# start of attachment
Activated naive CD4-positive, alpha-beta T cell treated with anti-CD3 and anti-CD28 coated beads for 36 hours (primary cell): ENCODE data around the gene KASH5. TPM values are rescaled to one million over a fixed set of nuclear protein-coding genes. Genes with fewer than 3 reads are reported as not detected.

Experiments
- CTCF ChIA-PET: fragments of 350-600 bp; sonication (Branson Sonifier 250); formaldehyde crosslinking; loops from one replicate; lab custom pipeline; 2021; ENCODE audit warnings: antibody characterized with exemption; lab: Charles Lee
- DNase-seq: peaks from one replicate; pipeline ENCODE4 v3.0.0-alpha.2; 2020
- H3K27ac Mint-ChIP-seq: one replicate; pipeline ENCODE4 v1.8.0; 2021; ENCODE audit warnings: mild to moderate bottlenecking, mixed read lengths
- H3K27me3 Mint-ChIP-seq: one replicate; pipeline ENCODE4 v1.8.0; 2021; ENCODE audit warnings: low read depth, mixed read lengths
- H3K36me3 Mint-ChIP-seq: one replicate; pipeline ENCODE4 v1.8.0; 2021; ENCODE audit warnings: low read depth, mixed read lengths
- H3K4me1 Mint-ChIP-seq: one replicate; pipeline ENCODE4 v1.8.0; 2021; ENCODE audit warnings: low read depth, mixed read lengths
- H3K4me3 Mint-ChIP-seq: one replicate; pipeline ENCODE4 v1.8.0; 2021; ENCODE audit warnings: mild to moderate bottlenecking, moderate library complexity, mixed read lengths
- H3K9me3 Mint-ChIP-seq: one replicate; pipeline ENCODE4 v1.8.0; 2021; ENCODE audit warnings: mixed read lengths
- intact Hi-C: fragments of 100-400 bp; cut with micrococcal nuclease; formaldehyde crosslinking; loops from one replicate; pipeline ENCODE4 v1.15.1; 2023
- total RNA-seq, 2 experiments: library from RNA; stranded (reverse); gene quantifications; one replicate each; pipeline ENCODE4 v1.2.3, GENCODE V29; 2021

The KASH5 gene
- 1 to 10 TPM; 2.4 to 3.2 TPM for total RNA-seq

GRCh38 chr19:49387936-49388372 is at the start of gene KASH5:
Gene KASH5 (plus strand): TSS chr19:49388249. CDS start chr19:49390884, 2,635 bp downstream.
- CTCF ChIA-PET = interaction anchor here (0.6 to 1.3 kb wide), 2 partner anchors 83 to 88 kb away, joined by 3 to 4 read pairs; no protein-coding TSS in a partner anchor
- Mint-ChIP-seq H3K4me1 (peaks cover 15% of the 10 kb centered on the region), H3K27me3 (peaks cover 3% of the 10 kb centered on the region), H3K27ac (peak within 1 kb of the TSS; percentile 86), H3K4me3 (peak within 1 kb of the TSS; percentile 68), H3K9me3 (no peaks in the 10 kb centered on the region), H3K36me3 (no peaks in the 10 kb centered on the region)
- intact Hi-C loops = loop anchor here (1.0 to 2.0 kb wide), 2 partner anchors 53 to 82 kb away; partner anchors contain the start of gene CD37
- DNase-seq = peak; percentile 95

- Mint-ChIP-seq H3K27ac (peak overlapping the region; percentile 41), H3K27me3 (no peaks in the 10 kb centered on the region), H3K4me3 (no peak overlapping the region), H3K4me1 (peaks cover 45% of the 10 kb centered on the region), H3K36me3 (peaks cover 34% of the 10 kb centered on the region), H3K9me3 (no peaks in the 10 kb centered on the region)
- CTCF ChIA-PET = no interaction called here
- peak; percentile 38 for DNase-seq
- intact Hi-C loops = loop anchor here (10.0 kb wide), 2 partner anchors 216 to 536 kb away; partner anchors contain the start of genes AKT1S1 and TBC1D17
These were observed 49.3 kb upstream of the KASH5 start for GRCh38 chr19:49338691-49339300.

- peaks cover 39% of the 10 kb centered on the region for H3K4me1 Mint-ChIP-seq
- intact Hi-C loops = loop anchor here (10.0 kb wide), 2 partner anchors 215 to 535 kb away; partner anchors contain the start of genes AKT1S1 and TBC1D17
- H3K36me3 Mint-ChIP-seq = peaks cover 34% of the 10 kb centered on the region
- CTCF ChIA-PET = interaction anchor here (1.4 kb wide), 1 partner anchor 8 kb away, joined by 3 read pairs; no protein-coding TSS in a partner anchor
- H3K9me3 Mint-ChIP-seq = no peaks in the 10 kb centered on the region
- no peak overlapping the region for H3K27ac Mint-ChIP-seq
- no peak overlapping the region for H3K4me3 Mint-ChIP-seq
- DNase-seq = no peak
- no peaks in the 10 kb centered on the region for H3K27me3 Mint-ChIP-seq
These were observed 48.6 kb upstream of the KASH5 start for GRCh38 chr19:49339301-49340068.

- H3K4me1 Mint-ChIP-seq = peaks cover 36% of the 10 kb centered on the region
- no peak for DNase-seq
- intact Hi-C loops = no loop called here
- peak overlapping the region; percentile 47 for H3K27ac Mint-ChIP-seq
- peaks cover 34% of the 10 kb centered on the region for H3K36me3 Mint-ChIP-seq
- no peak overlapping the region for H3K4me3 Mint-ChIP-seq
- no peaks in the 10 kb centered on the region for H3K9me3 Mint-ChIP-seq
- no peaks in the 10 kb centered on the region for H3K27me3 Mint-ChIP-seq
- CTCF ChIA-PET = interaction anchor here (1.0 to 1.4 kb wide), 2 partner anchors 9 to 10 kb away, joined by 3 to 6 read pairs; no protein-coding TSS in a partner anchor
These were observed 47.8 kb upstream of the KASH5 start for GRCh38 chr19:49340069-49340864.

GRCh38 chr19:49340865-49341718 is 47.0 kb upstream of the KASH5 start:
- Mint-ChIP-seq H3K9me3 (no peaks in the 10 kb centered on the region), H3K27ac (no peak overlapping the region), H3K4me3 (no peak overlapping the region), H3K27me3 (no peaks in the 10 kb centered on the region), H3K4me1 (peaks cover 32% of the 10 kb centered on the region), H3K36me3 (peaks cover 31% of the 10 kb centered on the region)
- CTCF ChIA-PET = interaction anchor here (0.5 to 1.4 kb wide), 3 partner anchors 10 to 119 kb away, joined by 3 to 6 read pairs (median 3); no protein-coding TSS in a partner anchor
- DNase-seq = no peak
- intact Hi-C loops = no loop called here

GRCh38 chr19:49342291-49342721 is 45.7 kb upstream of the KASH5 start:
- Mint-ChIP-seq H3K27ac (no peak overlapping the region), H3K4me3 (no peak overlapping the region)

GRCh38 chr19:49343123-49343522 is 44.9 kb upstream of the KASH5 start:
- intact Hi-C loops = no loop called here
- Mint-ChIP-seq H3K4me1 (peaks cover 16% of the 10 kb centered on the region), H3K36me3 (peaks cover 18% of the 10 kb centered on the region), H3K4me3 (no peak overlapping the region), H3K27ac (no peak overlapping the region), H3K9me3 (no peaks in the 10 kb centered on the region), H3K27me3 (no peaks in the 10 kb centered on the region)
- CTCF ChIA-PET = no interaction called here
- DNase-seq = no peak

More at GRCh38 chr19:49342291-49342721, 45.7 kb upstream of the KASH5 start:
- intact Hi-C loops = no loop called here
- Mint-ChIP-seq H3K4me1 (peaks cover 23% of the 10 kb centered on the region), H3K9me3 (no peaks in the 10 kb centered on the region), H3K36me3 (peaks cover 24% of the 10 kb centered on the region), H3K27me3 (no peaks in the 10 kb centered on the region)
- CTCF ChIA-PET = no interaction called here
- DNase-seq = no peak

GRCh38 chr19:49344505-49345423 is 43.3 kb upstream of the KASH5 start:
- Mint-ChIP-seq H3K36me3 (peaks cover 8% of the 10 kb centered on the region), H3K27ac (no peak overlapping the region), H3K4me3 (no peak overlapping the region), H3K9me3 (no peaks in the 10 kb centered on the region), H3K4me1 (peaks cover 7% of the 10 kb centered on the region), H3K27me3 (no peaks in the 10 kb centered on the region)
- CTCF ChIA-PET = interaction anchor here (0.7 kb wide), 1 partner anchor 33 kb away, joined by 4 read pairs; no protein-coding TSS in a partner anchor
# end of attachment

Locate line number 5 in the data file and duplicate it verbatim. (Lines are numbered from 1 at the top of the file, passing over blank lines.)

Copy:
- H3K27ac Mint-ChIP-seq: one replicate; pipeline ENCODE4 v1.8.0; 2021; ENCODE audit warnings: mild to moderate bottlenecking, mixed read lengths